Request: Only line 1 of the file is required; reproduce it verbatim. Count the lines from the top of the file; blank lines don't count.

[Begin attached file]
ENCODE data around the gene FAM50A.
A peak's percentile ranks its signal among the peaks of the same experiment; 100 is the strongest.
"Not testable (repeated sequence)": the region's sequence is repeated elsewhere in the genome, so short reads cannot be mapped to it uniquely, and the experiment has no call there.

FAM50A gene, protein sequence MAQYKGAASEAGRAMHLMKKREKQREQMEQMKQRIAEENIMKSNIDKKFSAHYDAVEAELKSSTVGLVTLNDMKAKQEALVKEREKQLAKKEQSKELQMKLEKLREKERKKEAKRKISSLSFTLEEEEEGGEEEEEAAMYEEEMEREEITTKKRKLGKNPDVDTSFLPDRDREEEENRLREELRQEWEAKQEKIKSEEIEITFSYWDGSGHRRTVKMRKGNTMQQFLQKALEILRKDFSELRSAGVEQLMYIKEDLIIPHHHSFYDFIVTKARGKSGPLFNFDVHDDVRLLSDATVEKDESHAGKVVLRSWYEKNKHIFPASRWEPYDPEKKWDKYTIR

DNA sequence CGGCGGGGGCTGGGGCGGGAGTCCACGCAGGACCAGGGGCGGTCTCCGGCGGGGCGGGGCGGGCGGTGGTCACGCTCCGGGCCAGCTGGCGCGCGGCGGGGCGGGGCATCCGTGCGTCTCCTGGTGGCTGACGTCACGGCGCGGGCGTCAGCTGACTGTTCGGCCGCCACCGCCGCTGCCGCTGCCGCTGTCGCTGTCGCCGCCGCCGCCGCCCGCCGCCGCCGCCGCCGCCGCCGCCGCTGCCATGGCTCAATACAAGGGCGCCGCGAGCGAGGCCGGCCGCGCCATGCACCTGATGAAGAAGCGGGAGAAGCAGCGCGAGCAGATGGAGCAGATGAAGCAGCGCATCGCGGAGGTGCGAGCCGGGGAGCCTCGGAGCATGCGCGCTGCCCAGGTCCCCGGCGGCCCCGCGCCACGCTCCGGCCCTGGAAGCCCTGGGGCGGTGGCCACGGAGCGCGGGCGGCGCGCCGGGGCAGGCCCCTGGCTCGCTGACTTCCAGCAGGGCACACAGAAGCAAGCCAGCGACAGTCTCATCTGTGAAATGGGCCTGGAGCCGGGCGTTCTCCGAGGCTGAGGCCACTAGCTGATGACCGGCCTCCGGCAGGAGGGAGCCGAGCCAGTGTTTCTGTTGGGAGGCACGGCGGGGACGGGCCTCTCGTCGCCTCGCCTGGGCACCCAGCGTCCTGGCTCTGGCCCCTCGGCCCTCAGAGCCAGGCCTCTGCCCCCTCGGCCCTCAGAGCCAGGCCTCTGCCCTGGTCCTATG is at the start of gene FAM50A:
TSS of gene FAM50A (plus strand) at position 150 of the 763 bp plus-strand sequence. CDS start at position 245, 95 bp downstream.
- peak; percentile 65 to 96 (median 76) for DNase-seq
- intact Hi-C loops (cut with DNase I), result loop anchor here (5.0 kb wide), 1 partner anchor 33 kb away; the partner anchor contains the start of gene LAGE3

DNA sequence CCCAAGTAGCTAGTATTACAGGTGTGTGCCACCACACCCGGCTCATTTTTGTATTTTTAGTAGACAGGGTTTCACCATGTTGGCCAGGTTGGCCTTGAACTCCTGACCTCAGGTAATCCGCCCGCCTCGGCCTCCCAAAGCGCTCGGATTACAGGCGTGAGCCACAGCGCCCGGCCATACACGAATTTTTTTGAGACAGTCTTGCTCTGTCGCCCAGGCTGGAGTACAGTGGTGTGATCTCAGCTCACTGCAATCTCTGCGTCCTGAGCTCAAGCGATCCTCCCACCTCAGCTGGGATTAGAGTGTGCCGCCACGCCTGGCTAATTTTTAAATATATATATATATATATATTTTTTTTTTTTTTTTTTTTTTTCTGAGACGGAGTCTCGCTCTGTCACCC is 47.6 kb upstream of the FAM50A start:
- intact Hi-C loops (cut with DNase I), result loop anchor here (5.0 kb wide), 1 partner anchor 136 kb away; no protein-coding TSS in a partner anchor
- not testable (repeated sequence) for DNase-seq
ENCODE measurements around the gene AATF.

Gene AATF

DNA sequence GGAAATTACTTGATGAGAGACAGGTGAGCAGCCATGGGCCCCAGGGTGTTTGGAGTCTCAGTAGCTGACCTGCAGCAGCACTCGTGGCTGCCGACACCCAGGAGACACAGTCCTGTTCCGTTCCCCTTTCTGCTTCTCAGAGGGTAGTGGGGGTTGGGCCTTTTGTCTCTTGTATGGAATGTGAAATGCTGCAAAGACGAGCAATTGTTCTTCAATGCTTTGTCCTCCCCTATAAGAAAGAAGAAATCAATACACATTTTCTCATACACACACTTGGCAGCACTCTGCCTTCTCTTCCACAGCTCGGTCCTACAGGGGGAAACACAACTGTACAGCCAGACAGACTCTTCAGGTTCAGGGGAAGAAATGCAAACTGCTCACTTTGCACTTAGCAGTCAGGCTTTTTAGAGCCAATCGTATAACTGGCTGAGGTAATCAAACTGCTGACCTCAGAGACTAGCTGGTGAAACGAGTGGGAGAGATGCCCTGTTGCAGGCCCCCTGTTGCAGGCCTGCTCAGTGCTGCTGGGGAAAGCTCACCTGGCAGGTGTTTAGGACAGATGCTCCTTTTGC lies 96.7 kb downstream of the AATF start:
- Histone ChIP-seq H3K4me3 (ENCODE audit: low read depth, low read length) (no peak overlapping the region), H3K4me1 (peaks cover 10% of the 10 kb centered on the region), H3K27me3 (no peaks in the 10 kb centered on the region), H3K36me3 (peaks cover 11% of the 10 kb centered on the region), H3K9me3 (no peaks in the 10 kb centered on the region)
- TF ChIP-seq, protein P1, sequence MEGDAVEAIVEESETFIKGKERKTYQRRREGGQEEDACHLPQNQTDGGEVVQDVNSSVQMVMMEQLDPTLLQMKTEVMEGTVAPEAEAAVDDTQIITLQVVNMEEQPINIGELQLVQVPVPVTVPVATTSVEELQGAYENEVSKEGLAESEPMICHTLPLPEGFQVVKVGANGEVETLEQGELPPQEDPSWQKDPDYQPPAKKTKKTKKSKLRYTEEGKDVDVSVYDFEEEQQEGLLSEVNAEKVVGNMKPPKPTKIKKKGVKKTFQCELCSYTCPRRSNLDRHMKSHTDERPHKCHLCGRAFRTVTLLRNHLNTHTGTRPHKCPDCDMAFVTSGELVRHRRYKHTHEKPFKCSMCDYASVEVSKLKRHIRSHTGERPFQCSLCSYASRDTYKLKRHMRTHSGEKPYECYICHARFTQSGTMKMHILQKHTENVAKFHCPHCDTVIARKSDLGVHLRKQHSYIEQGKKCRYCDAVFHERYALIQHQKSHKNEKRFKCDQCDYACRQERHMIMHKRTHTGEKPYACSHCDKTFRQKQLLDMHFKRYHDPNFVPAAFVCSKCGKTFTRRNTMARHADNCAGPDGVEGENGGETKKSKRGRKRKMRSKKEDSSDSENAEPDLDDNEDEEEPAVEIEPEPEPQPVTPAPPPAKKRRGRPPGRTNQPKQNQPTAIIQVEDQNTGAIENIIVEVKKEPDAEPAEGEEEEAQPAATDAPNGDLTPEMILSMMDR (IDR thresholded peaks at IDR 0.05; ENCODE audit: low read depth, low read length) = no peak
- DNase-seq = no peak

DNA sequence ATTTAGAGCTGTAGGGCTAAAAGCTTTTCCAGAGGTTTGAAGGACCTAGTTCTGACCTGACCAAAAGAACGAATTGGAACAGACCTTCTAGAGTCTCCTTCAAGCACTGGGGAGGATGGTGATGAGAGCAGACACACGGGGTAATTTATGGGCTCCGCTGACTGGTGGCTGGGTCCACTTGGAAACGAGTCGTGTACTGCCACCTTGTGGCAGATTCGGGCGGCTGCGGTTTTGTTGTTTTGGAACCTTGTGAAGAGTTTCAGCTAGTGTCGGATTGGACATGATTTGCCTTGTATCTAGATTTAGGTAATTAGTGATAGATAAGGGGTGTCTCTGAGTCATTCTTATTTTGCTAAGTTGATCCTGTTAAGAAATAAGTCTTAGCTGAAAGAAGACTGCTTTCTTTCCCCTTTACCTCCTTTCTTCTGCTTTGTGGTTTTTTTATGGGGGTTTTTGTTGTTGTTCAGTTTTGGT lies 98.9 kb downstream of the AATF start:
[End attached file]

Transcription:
ENCODE data around the gene FAM50A.